Welcome to Part 2 of the ol' blog's 2018 series on tax inflation adjustments. We started on Oct. 19 with a look at next year's — if there isn't tax reform or cuts by or before then — income tax brackets and rates. Today we look at standard and itemized deductions, personal exemptions and limitations on these tax situations that apply to some wealthier taxpayers. Note: The 2018 figures apply to 2018 returns that are due in 2019. For comparison purposes, you'll also find 2017 amounts to be used in filing 2017 returns due next April. Standard deduction amounts edge... Read more →


This is the first in a 10-part series on the 2018 tax year inflation adjustments. Links to the other posts are at this end of this article. The White House and Congressional Republicans are still hoping to get some tax changes finalized by the end of the year. The IRS, however, isn't waiting on Capitol Hill. The Internal Revenue Service on Thursday, Oct. 19, released its annual compilation of tax provisions that are affected by inflation. It also issued next year's retirement plan contribution changes. The upshot is that most amounts will increase in 2018. Numbers, we've got lots o'... Read more →


Image by Shawn Campbell via Flickr Creative Commons What's going on with the Affordable Care Act (ACA)? It depends on where you're looking for answers. Federal lawmakers remain in a quandary over how to deal with the ACA, or as it's known (for now) Obamacare. The Internal Revenue Service, however, made it clear this week that it plans to follow the health care law's reporting requirements as long as they are officially on the books. That's a reversal of a prior IRS position. However, given the confusion with the law, both under its namesake president and since Donald J. Trump... Read more →


Aerial view on Oct. 9 of a damaged home in the mountainous area of Barranquitas, Puerto Rico. After Hurricane Maria, many homes, businesses, roads and bridges suffered major damages due to strong winds and heavy rain. (Photo by Andrea Booher, FEMA) To borrow from James Taylor's plaintive classic, the Internal Revenue Service has seen fire and rain and is making tax accommodations for Americans having to deal with those disastrous aftermaths. Hurricane Maria made landfall in Puerto Rico on Sept. 20, pummeling the U.S. territory with category 5 force. Three weeks later, many of the island's 3.4 million residents are... Read more →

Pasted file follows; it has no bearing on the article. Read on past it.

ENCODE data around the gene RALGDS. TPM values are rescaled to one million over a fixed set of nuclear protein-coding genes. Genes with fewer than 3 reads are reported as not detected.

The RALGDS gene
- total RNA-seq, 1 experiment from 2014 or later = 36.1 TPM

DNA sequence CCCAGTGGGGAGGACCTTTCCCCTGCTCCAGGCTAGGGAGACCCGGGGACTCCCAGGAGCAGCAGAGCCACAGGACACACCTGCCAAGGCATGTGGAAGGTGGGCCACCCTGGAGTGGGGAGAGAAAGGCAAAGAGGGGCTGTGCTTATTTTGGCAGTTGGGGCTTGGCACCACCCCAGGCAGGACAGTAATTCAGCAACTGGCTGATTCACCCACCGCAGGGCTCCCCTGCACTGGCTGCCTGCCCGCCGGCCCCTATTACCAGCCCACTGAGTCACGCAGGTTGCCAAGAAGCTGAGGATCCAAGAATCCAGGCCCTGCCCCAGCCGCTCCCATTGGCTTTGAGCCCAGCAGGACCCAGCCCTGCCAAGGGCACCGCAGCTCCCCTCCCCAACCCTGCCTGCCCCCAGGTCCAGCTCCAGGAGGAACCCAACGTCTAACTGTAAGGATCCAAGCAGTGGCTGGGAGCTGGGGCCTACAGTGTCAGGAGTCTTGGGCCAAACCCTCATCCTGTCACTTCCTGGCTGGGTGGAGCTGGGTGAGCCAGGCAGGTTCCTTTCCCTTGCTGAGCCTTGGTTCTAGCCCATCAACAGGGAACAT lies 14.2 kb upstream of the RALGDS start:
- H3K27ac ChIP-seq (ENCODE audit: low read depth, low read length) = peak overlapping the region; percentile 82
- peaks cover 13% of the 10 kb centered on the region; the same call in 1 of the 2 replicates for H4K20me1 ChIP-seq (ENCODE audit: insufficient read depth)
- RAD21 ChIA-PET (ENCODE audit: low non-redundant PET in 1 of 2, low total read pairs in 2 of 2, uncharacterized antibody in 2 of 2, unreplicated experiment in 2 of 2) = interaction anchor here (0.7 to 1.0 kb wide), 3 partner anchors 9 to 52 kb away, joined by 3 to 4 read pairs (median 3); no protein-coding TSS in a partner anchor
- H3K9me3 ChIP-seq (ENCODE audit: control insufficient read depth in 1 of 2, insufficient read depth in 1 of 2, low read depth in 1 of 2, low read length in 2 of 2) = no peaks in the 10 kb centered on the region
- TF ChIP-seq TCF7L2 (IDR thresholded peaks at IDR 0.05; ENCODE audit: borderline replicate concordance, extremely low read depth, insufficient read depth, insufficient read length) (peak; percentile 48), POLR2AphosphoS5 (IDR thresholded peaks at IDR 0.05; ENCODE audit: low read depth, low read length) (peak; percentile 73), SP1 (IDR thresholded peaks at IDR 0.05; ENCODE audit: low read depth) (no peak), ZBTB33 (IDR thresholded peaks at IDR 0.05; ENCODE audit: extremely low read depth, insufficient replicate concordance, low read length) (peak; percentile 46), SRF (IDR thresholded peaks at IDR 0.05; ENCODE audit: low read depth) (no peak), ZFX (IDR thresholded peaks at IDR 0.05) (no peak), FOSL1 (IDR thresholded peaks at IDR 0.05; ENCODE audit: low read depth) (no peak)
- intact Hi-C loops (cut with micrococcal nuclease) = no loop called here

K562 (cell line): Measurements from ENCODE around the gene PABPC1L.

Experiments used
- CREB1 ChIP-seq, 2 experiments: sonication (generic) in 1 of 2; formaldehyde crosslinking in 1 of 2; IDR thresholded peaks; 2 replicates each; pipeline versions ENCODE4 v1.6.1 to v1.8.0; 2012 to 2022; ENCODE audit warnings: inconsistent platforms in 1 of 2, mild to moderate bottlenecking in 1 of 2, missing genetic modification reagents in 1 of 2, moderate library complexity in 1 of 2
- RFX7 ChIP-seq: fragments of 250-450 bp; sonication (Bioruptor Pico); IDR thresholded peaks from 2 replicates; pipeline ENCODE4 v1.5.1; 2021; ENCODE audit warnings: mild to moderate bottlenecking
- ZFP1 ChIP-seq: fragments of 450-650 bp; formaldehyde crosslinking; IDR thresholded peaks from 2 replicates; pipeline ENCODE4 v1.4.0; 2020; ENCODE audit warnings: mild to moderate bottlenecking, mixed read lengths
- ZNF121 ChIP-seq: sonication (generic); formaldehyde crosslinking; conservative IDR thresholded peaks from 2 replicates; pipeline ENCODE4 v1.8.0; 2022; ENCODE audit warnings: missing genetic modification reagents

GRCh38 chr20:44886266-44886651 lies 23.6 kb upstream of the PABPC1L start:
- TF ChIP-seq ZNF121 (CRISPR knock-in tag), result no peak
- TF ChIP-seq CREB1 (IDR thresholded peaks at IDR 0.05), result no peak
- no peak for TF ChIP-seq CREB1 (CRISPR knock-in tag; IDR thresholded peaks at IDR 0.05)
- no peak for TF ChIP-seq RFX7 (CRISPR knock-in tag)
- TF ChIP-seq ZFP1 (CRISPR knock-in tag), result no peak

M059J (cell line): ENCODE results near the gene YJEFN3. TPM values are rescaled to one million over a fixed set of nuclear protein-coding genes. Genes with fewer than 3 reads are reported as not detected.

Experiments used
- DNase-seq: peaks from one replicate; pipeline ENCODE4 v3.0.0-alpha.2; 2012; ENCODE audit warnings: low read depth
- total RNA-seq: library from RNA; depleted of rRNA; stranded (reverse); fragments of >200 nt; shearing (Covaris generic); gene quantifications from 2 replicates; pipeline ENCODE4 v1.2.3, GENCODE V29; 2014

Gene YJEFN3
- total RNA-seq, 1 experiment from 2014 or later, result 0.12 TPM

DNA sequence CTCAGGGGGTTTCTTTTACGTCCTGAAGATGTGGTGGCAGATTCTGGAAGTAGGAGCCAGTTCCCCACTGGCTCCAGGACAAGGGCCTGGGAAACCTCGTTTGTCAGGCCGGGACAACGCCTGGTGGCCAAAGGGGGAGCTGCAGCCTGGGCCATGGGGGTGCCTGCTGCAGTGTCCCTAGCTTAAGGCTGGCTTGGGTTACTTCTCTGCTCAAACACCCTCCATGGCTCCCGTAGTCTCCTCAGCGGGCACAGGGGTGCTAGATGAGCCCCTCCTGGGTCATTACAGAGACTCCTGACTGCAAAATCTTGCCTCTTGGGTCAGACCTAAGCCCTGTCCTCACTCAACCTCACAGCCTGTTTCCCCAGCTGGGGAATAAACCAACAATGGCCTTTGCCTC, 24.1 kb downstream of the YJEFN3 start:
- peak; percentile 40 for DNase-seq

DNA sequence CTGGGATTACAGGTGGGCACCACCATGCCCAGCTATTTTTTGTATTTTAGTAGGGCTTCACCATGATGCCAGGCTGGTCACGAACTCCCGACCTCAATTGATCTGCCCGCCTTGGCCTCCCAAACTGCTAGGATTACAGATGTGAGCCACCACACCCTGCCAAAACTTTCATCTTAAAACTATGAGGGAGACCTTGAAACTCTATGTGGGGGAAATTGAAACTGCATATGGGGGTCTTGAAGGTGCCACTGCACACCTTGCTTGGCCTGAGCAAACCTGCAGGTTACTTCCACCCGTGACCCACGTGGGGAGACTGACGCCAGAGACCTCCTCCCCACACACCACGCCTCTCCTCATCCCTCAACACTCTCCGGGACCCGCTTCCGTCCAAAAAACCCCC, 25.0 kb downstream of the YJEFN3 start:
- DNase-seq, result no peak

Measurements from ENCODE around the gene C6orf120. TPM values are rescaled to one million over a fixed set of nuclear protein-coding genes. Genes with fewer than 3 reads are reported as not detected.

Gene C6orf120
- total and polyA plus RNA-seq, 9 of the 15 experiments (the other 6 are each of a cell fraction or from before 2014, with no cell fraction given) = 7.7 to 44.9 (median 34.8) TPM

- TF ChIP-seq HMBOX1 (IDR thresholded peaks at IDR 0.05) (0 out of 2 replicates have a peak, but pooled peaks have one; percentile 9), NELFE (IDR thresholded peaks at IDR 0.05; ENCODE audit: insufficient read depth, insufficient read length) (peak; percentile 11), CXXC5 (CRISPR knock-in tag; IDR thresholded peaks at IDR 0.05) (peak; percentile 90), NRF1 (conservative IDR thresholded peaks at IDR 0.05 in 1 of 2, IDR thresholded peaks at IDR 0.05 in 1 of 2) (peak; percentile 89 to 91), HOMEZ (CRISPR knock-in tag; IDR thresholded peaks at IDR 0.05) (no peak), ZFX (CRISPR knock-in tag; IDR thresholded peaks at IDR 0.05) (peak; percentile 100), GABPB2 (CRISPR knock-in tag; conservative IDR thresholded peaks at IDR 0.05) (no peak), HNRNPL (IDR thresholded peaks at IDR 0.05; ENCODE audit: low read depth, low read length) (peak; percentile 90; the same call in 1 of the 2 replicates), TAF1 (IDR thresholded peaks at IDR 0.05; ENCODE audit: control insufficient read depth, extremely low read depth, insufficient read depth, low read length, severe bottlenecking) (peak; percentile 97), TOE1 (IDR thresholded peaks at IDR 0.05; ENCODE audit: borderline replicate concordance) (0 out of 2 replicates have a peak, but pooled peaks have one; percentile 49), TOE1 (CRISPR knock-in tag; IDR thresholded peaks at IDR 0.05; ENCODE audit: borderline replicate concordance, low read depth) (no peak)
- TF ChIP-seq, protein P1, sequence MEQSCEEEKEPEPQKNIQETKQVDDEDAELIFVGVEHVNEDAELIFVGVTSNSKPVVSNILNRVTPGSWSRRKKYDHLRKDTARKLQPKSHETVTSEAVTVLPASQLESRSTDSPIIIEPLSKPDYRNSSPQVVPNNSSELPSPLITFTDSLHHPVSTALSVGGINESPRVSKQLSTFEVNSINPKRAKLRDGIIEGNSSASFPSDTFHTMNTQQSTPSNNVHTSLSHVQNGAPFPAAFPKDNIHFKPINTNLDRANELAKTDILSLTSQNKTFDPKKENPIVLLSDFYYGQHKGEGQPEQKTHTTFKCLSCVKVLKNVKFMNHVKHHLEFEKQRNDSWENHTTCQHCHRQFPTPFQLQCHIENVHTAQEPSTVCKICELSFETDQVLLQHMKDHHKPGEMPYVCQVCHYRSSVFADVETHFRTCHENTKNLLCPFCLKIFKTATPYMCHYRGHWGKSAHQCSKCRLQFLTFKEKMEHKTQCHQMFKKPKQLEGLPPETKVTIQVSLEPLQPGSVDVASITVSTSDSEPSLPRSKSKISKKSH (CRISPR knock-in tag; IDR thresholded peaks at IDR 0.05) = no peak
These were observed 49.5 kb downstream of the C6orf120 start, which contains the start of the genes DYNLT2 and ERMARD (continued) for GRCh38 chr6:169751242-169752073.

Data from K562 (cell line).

If Halloween isn't scary enough for you, this October also has a Friday the 13th, which if you haven't looked at a calendar yet, is today. It's a terrible day if you're superstitious or suffer from paraskevidekatriaphobia. And making things even more frightening, the Internal Revenue Service has some terrifying news about tax scams. This week alone, the IRS has issued two warnings about tax-related identity theft schemes. First was the phishing attempt to hook tax pros by using the agency's e-Services as bait. Now there's a fake insurance tax form scam that's being used to access annuity and life... Read more →


Tax identity thieves apparently are paying close attention to official security moves that the Internal Revenue Service is making and using that information to create new schemes. The latest effort by crooks to steal taxpayer personal data comes in the form of a new phishing scam designed to steal tax professionals' passwords and data. e-Services is hook for latest ID theft effort: In an email alert sent this (Oct. 11) afternoon to tax pros, the IRS warned that this latest scheme tries to trick them into signing a new e-Services user agreement. The phishing email claims to be from "e-Services... Read more →


Based on Internal Revenue Service tax return filing data, it looks like around 7 million Americans have yet to submit their 2016 forms. They need to get busy. (Yes, I get to say they, not we, this year since I filed my 1040 this summer.) The absolute, final due date is less than a week away. The six-month filing extension typically kicks the extended deadline to Oct. 15. But since that's on a Sunday this year, the IRS is giving extreme procrastinators until Monday, Oct. 16. So that you don't waste any of these last few days you have to... Read more →


A proposal to limit certain business estate valuation discounts is outta here under the Treasury's finalized list of eight tax regulations it wants to eliminate or substantially revise. Remember back in July when the U.S. Treasury announced eight tax regulations it said were burdensome and needed to be changed or axed? Treasury Secretary Steven Mnuchin and his staff have now finalized what they want to do with these eight rules. Three would be tossed out, including one that many say hurt family-owned and operated businesses. Two would be partially revoked. The final three would be substantially revised. "This is only... Read more →


UPDATE, Oct. 13, 2017: Public and Congressional pressure, which included Sen. Sherrod Brown's (D-Ohio) letter to the Treasury Department urging it to review and potentially bar Equifax from consideration in any new or renewed government contracts, has paid off for opponents of the credit reporting bureau deal. The IRS announced, per an Oct. 12 report by Politico, that it has temporarily suspended the $7.25 million, no-bid contract it awarded to Equifax to verify the identities of taxpayers when they create accounts on the tax agency's website. Driver's license data was among the personal info that identity thieves obtained in the... Read more →


Former Equifax CEO Richard Smith is grilled Oct. 3 about the credit company's security breach by members of the House Energy and Commerce Committee. (Click image to watch full hearing on YouTube) Human error, specifically one human's error, is why 145 million of us are worrying about what crooks will do with the data that was stolen earlier this year in a data breach of Equifax. Richard Smith, the credit reporting bureau's former CEO, in testimony before House Energy and Commerce Committee today blamed the initial failure to patch a known security risk on a specific individual. He did not... Read more →